A stubby trickster fairy with a beard and an affinity for rainbows? The legend of the leprechaun we’ve all come to associate with a certain clover-filled holiday (ahem, Saint Patrick’s Day) is nothing compared to the Celtic mythology that’s trickled down over generations of storytelling. A mishmash of adventure, romance, heroism, and magic—lots of magic—these Celtic Legends just might be more entrancing than a pot of gold.
A Knot in the Grain and Other Stories, by Robin Mckinley
Newbury Medalist Robin Mckinley crafts an enchanting short-story collection filled with a handful of mavens starring in their own feministic fairy tale. Among others, there’s Lily, a mute with a mage who can read her mind; Coral, a beauty who marries an old farmer; and Annabelle, a teenager who finds magic in her attic.
Ghosts Go Haunting, by Sorche Nic Leodhas
Born LeClaire Louise Gowans in Youngstown, Ohio, Sorche Nic Leodhas (Gaelic for “Claire, daughter of Louis”) started penning Scottish folk tales during her retirement. A believer in ghosts herself, she took to writing ghost stories, like these, which detail every silly, eerie, whimsical entity she had ever met. Nonbelievers, get ready to change your minds.
The Magic Three of Solatia, by Jane Yolen
A fairy tale about a mermaid who gives a narcissistic prince a coat bearing three magical buttons that grant a wish each, The Magic Three of Solatia is a four-part fantasy novel that wades through themes of magic, romance, and consequence. And with its coven of sea witches, mermaids, and heroines, it may just leave you belting “Part of Your World,” in an Irish accent, of course.
Heather and Broom: Tales of the Scottish Highlands, by Sorche Nic Leodhas
Back in the 17th and 18th centuries, traveling Scottish monks would rest their laurels in the homes of hospitable locals. In exchange, the monks would share a fairy tale they’d picked up during their journeys. Another from Leodhas, Heather and Broom is a collection of those magical stories. Heads up: The text’s vocabulary and cadence are both authentic to Celtic lore.
Thistle and Thyme: Tales and Legends from Scotland, by Sorche Nic Leodhas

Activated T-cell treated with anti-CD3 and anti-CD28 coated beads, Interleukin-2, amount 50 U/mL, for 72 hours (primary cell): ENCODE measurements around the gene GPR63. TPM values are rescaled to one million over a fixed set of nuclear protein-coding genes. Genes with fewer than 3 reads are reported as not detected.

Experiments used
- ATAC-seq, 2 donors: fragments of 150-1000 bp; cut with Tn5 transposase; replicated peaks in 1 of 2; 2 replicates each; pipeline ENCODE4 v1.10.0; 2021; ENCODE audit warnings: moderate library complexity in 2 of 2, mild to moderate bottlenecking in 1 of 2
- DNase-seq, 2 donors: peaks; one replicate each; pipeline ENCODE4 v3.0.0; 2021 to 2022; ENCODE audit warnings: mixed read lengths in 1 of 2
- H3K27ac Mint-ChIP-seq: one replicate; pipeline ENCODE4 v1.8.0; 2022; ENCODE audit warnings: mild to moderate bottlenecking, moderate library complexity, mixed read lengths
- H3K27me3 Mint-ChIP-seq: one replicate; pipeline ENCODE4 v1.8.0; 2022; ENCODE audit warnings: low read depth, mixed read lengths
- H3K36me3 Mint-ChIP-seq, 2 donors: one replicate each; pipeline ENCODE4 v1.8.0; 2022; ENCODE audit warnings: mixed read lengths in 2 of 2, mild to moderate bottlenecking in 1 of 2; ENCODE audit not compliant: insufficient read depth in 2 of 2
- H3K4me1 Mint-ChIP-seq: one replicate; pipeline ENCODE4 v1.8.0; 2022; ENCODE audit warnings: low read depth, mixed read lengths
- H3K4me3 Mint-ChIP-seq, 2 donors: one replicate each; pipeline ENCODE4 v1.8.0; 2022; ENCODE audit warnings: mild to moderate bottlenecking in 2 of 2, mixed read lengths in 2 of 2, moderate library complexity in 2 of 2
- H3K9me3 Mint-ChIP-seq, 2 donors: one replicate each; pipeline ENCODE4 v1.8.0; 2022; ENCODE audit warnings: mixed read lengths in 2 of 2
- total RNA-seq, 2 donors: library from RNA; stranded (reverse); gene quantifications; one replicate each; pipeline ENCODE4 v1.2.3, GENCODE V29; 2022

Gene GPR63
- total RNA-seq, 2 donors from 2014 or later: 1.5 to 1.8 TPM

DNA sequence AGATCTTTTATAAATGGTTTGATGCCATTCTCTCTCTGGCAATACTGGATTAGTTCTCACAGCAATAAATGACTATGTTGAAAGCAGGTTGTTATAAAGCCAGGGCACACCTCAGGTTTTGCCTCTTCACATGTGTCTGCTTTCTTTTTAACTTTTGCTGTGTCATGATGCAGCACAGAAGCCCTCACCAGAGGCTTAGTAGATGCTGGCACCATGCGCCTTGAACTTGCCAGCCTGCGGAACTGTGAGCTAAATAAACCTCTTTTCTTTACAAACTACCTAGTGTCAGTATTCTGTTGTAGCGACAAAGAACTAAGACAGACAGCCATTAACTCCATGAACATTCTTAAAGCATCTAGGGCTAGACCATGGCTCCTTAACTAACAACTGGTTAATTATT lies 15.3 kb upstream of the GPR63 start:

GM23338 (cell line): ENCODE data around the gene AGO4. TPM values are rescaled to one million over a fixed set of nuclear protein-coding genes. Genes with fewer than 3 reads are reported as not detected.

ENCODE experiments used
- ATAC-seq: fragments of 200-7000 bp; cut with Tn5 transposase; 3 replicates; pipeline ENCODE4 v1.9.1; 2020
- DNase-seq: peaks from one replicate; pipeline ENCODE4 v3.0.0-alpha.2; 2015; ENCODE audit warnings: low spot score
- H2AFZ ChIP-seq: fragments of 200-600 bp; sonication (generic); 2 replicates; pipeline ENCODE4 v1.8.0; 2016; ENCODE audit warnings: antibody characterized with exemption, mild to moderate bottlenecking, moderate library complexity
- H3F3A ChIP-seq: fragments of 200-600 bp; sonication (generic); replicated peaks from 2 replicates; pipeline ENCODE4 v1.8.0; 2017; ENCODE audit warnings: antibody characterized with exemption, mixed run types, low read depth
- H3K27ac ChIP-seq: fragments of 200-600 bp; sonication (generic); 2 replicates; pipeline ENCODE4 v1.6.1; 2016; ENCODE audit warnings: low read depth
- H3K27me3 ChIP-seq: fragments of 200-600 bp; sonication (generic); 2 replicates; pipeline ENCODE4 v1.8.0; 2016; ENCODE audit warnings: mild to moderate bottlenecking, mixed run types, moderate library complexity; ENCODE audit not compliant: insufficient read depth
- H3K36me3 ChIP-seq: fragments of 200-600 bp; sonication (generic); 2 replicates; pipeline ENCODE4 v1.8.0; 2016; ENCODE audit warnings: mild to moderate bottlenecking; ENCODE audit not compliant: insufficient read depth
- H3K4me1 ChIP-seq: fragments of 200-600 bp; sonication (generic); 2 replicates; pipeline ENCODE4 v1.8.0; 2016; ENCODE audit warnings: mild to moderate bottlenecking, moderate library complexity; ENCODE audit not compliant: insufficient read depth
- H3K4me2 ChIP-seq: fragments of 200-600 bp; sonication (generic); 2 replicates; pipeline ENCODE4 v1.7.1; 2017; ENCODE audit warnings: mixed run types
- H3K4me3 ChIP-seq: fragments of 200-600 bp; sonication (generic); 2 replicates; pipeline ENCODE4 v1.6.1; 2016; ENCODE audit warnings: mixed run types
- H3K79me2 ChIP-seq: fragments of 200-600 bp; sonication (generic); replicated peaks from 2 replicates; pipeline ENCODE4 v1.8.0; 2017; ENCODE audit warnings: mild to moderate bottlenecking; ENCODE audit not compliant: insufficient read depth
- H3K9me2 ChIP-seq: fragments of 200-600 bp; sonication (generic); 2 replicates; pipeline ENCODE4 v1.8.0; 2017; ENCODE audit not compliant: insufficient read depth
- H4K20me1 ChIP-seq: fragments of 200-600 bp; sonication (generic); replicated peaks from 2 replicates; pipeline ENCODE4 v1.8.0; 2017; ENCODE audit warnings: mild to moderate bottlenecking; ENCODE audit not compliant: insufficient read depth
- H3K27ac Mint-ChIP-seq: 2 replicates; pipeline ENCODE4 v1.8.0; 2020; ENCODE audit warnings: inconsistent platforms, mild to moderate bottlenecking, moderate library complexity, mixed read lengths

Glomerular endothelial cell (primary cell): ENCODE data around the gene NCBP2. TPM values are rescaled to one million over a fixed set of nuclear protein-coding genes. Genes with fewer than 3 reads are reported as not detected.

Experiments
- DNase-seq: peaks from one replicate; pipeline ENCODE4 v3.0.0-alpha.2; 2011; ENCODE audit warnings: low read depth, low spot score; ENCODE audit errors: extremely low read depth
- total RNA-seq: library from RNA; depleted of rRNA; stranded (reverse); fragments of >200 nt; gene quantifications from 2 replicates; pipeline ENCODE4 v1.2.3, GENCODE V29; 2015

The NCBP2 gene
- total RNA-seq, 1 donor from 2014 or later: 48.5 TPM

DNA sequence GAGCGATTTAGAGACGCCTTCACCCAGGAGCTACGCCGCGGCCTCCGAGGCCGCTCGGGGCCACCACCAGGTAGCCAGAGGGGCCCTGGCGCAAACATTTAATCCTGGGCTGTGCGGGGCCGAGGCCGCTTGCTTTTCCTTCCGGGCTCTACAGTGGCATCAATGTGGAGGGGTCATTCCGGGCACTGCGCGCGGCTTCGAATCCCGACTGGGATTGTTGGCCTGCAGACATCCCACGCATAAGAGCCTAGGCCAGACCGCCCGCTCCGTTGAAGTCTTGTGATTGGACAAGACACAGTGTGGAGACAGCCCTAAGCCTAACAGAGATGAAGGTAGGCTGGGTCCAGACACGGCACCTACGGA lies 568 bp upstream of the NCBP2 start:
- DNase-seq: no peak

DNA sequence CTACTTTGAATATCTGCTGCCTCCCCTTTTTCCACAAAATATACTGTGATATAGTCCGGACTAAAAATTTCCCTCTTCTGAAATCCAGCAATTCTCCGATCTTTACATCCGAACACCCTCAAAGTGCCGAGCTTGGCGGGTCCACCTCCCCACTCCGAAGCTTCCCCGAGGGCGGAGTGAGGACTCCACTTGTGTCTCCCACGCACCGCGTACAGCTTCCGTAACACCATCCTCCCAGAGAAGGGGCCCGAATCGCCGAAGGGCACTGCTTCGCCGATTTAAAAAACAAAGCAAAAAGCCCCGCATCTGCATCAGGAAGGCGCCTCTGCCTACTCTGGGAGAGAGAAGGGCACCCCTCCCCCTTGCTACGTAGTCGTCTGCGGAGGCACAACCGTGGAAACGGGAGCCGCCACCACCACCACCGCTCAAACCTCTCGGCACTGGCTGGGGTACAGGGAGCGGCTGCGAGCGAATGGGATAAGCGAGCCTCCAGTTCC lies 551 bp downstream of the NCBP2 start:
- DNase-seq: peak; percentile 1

Celtic wordsmith Leodhas shifts her focus from ghosts and monks, and this time shares several fairy tales she’s been told over the years, most of them lighthearted and caboosed with happy endings. And it’s this 10-story collection involving fairies, demons, and lassies that secured her a 1963 Newbury Honor.
By Loch and by Lin: Tales from Scottish Ballads, by Sorche Nic Leodhas
Often, Scottish folktales morph out of fanciful ballads about everyday people doing heroic deeds. Passed down from generation to generation, folktales such as those can be found in By Loch and by Lin. Using ancient Scottish folk songs as her map, Leodhas navigates readers through a collection of tales about a regal dove, a stolen beauty, and a conniving harper.
Sea-Spell and Moor-Magic: Tales of the Wester Isles, by Sorche Nic Leodhas
The Hebrides is an archipelago of the coast of Northern Scotland. It’s a picture-worthy destination that has spawned many a masterpiece, Felix Mendelssohn’s “Fingal’s Cave” included, and it’s the mythic source of inspiration for yet another Leodhas short-story collection. Here, the writer uses the lore of the lonely sea and the misty moors of the many different islands to provide setting for tales including a water bull, an avenging sailor, and a crafty baker.
Gold Dust Letters, by Janet Taylor
Enchantment for the younger set, Gold Dust Letters tells the story of Angela and her friends who hold a sleepover to investigate the source of some glittery letters they find on the mantel of a fireplace. A heartwarming tearjerker, Janet Taylor’s whimsical read blends reality with fantasy and in turn blurs the line of what’s real and what we want to be real.
The Last Slice of Rainbow and Other Stories, by Joan Aiken
In a wonderland where anything is possible, a boy pockets a rainbow, a tree falls in love with a girl, and a tooth fairy steals the dreams of the children she visits. Those plus six more stories comprise Joan Aiken’s collection of fantasies that invite mythical creatures in the real world.